She easily won over Republican community activist Paul McKinley, three independent candidates and a Green Party candidate in the district that includes city neighborhoods, suburbs and rural areas.
Her win also marked the end of an era for voters who had supported Jackson at the polls with healthy majorities each election after he took office. The Chicago Democrat stepped down in November after a mysterious medical leave where full details were never disclosed to the public. He cited his health and acknowledged he was under federal investigation in his resignation letter.
Months later — as campaigning to replace him ramped up — he pleaded guilty to charges that he misspent $750,000 in campaign funds on everything from toilet paper to furs.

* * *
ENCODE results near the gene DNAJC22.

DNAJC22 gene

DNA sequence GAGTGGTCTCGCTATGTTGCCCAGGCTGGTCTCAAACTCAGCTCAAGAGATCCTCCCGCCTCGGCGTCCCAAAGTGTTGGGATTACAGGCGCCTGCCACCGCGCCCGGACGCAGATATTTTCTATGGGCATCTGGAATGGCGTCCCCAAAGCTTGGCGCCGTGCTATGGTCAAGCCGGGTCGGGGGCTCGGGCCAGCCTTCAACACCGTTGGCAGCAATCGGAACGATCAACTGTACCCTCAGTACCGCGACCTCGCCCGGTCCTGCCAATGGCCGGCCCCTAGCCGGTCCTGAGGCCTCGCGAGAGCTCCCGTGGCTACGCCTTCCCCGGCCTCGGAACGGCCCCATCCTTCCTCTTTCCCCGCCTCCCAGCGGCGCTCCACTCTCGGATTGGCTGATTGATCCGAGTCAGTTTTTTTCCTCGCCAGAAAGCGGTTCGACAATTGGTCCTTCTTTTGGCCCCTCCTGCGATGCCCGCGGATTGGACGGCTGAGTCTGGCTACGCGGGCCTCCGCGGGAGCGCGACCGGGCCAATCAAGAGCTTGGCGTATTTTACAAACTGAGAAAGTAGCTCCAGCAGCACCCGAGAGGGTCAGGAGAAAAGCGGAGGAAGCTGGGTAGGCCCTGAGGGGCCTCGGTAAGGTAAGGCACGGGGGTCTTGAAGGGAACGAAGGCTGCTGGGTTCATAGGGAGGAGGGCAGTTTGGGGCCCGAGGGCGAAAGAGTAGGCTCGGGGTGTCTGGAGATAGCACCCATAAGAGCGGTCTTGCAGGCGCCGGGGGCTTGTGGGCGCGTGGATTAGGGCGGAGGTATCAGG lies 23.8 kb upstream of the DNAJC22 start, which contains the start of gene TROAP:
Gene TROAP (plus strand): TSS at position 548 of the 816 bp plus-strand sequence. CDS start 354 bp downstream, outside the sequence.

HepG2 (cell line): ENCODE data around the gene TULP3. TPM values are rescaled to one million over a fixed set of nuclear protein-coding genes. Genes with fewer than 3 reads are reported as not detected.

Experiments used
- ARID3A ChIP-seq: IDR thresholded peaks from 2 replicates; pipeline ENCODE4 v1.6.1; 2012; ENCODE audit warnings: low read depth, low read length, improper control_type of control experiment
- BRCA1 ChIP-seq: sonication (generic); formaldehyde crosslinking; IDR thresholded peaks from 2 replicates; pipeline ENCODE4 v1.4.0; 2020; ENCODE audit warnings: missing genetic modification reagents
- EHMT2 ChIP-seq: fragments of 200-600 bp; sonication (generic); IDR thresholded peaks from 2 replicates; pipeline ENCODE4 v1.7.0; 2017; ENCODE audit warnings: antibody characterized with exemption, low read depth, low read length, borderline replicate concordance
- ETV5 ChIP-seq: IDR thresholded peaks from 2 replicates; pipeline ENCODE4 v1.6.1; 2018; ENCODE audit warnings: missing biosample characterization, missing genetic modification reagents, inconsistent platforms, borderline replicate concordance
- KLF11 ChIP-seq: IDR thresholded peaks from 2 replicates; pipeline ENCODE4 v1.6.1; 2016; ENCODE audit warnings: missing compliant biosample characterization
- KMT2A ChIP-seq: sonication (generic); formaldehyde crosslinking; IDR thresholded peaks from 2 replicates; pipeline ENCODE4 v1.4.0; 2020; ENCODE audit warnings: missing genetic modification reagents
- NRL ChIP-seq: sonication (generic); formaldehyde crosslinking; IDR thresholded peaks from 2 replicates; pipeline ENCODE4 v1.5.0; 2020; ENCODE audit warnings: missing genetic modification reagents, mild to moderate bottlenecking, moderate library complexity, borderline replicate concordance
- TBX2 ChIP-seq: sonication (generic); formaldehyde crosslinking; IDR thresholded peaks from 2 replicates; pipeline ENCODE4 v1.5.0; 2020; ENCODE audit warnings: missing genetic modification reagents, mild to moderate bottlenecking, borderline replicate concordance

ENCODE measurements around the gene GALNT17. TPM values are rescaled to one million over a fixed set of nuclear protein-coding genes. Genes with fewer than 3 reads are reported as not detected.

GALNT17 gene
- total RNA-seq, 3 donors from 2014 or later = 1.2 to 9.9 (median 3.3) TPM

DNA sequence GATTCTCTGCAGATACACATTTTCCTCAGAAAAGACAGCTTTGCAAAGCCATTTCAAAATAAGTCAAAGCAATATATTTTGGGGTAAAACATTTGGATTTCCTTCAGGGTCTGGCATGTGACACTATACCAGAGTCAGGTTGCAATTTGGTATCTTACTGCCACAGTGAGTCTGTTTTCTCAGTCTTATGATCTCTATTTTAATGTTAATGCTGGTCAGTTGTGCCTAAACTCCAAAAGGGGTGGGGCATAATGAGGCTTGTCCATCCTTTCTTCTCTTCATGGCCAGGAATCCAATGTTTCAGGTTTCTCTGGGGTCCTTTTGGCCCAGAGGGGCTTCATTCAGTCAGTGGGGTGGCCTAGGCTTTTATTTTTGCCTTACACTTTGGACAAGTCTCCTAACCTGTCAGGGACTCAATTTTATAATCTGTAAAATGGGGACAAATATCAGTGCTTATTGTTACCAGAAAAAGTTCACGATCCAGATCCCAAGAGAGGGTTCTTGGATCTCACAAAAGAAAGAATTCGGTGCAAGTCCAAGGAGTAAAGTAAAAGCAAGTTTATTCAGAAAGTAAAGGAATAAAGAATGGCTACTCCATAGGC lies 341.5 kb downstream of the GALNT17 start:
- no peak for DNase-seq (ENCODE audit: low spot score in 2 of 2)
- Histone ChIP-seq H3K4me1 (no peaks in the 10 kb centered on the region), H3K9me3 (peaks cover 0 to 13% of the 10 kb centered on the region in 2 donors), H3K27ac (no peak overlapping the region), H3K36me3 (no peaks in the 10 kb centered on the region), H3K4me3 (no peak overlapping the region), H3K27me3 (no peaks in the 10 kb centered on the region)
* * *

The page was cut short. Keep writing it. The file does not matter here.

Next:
Jackson was the third congressman in the district to leave under an ethical cloud, and many voters said Tuesday that they were just ready for a change.
"It hurt my heart. I had him way up here on a pedestal," said Robert Pierson, a Dolton resident who cast a ballot for Kelly on Tuesday. "I hope this time we are going to get it right."
Other voters said it was Kelly's attention to anti-gun efforts that made her an attractive candidate. Guns became the top issue during the campaign — particularly before the primary — and ads from Bloomberg's PAC played up that Kelly supports an assault weapons ban. The television spots also targeted one of her primary opponents, former one-term U.S. Rep. Debbie Halvorson, who has received favorable ratings from the National Rifle Association.
Some voters, and certainly Kelly's political opponents, questioned the outside involvement. There were allegations of Kelly colluding with Bloomberg, which is prohibited. She dismissed those claims.